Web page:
Zirconium alloys, as used in water-cooled nuclear reactors, are susceptible to a time-dependent failure mechanism known as Delayed Hydride Cracking, or DHC. Corrosion of zirconium alloy in the presence of water generates hydrogen that subsequently diffuses through the metallic structure in response to concentration, temperature and hydrostatic stress gradients. As such, regions of increased hydrogen concentration develop at stress concentrating features, leading to zirconium hydride precipitation. Regions containing zirconium hydride are brittle and prone to failure if plant transient loads are sufficient.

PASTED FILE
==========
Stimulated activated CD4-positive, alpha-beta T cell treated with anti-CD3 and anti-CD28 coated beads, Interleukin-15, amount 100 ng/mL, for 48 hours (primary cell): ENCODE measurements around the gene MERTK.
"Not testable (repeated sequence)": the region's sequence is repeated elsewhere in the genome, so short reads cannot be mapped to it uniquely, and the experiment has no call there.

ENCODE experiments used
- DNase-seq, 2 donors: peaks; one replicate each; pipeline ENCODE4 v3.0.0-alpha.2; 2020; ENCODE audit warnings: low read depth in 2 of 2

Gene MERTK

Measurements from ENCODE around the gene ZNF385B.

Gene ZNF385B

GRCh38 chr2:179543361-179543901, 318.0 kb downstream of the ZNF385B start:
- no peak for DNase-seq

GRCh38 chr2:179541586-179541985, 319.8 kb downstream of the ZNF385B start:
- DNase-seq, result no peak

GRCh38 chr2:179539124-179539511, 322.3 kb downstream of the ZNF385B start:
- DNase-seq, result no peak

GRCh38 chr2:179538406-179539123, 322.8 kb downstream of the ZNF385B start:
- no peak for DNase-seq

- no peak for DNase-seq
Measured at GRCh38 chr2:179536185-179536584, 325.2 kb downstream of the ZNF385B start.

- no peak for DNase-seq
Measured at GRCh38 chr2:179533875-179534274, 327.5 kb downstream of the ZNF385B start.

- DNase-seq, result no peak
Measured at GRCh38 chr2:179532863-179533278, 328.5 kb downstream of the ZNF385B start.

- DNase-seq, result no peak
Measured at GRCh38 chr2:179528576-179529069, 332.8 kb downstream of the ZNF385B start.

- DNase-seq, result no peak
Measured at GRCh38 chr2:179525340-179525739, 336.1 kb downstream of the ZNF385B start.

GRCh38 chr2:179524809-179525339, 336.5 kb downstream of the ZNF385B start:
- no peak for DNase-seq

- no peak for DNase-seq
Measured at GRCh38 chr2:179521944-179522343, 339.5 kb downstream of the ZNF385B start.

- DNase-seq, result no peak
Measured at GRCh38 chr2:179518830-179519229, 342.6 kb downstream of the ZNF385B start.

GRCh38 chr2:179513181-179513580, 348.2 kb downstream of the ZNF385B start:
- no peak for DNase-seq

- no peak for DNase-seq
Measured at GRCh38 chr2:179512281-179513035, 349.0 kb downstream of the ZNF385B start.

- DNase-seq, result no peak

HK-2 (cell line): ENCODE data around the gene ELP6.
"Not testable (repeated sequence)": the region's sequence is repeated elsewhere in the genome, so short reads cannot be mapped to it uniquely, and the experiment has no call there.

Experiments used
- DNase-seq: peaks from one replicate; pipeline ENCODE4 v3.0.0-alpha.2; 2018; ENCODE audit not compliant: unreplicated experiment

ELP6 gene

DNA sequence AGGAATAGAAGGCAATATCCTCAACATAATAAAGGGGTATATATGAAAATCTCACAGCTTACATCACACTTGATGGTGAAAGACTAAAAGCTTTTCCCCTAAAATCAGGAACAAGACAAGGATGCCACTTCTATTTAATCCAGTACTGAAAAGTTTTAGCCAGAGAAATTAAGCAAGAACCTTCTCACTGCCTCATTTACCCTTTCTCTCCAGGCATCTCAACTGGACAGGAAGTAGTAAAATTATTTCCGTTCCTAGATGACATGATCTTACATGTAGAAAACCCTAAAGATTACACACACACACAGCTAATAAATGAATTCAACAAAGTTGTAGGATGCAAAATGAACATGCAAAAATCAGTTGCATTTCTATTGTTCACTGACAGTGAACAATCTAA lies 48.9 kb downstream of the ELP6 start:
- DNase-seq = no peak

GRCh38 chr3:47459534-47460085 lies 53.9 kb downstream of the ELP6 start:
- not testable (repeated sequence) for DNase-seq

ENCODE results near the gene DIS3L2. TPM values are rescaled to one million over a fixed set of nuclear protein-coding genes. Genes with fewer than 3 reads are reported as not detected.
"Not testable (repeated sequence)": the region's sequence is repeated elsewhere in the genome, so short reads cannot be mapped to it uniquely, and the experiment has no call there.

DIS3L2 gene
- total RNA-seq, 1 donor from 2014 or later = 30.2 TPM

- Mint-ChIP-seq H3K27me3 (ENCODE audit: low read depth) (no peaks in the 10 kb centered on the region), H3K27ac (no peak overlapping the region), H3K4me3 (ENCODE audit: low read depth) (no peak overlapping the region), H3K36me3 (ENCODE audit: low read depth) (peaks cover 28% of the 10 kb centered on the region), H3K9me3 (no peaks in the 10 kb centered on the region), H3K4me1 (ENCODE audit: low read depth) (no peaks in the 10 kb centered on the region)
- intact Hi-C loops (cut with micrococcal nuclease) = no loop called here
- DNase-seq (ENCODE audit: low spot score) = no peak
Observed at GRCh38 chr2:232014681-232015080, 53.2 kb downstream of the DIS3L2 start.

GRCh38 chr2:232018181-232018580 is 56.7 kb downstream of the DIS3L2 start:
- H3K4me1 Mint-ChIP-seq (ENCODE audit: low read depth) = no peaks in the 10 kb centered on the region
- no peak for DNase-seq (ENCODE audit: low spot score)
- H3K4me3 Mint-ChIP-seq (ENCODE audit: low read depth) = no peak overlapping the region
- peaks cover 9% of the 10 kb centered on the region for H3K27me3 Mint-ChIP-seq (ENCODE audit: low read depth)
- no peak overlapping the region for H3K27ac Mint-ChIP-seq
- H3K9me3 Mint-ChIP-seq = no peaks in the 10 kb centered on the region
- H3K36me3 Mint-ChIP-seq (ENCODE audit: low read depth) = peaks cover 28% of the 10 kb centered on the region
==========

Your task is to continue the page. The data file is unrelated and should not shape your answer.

This paper demonstrates the application of the Extended Finite Element Method, or XFEM, to the assessment of the DHC susceptibility of stress concentrating features, typical of those considered in the structural integrity assessment of heavy water pressure tube reactors. The method enables the calculation of a DHC threshold load. This paper builds on the process-zone approach that is currently used to provide the industry-standard DHC assessment of zirconium alloy pressure tubes and also recent developments that have extended the application of the process-zone approach to arbitrary geometries by the use of finite element cohesive-zone analysis. In the standard cohesive-zone approach, regions of cohesive elements are situated in discrete locations where the formation of zirconium hydride is anticipated. In contrast, the use of XFEM based cohesive formulations removes the requirement to define cohesive zones a priori, thereby allowing the assessment of geometries in which the location of hydride material is not known.

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